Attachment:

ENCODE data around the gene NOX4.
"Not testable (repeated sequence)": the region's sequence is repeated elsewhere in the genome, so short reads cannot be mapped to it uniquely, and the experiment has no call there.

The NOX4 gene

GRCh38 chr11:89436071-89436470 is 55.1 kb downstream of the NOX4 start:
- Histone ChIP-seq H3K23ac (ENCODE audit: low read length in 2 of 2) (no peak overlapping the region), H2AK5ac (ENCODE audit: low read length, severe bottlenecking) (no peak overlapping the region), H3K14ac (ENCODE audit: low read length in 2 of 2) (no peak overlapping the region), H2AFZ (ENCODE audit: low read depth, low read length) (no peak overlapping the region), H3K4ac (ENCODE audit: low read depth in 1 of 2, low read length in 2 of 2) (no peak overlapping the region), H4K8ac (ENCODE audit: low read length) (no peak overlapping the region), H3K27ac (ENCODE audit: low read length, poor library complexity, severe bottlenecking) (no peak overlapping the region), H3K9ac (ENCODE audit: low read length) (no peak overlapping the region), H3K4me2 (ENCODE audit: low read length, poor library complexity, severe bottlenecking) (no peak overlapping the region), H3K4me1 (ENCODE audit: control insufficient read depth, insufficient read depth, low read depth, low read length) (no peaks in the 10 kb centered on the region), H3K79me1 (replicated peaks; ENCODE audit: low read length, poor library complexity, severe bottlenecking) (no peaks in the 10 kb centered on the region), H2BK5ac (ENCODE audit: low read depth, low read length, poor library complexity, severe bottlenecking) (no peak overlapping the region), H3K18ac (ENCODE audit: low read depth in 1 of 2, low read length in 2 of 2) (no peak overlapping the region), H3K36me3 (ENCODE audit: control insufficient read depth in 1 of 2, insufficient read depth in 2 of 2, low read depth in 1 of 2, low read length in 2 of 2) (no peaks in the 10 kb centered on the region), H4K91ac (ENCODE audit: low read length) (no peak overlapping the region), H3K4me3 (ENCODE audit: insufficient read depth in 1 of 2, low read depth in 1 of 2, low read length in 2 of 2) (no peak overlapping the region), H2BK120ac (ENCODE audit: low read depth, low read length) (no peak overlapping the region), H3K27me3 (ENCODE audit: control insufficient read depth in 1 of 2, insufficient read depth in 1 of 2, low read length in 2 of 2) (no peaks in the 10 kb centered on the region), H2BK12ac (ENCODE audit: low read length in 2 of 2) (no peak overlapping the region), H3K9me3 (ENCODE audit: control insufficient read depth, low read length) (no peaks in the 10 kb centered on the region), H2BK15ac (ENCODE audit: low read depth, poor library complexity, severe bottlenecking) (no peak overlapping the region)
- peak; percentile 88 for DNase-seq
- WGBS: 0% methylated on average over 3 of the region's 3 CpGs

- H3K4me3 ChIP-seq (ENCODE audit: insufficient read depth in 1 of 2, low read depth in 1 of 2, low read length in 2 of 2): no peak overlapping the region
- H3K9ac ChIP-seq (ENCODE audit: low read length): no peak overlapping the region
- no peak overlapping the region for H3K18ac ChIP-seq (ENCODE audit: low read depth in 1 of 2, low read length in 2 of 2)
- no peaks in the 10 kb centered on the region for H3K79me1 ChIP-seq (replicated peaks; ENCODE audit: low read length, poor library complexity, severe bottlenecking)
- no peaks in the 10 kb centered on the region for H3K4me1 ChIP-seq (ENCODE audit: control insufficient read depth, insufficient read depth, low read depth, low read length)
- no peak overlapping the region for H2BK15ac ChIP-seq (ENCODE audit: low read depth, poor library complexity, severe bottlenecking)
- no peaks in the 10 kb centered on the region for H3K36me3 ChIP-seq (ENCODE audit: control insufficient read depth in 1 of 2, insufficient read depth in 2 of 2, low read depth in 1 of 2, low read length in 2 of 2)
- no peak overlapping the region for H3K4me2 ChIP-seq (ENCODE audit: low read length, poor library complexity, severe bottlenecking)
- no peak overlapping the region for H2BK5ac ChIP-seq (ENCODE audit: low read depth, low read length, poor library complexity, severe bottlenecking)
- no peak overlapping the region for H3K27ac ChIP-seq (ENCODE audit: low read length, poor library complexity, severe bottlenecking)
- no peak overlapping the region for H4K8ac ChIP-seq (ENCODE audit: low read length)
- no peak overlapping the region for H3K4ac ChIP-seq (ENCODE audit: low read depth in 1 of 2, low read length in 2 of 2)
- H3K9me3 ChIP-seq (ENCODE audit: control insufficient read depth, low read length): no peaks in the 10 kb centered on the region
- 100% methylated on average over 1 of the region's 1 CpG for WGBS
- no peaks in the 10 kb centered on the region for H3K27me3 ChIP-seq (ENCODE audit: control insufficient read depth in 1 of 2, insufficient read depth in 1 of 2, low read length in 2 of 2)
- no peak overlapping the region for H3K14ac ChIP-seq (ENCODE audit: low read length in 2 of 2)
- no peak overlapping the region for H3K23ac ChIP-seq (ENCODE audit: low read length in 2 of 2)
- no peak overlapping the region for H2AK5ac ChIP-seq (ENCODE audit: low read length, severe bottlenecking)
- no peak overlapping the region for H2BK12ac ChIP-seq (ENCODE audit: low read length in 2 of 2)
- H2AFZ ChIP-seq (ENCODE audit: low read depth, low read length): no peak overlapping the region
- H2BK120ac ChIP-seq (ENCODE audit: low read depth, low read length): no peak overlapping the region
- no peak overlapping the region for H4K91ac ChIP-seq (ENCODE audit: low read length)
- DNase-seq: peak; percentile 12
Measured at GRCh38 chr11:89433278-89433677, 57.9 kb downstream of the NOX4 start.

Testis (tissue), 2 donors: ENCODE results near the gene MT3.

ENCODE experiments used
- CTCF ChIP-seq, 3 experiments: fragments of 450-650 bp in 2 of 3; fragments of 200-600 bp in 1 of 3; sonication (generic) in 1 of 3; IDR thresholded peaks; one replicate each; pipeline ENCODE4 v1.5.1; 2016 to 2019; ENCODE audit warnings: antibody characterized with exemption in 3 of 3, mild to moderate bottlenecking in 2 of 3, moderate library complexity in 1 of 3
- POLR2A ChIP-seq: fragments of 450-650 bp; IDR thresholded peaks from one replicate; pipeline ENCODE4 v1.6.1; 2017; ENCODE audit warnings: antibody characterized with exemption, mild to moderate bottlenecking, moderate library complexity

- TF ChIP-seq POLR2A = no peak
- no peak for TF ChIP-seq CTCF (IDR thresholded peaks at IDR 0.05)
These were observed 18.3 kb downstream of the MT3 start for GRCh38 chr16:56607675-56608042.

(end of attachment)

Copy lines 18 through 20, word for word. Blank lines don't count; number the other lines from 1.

- no peak overlapping the region for H4K8ac ChIP-seq (ENCODE audit: low read length)
- no peak overlapping the region for H3K4ac ChIP-seq (ENCODE audit: low read depth in 1 of 2, low read length in 2 of 2)
- H3K9me3 ChIP-seq (ENCODE audit: control insufficient read depth, low read length): no peaks in the 10 kb centered on the region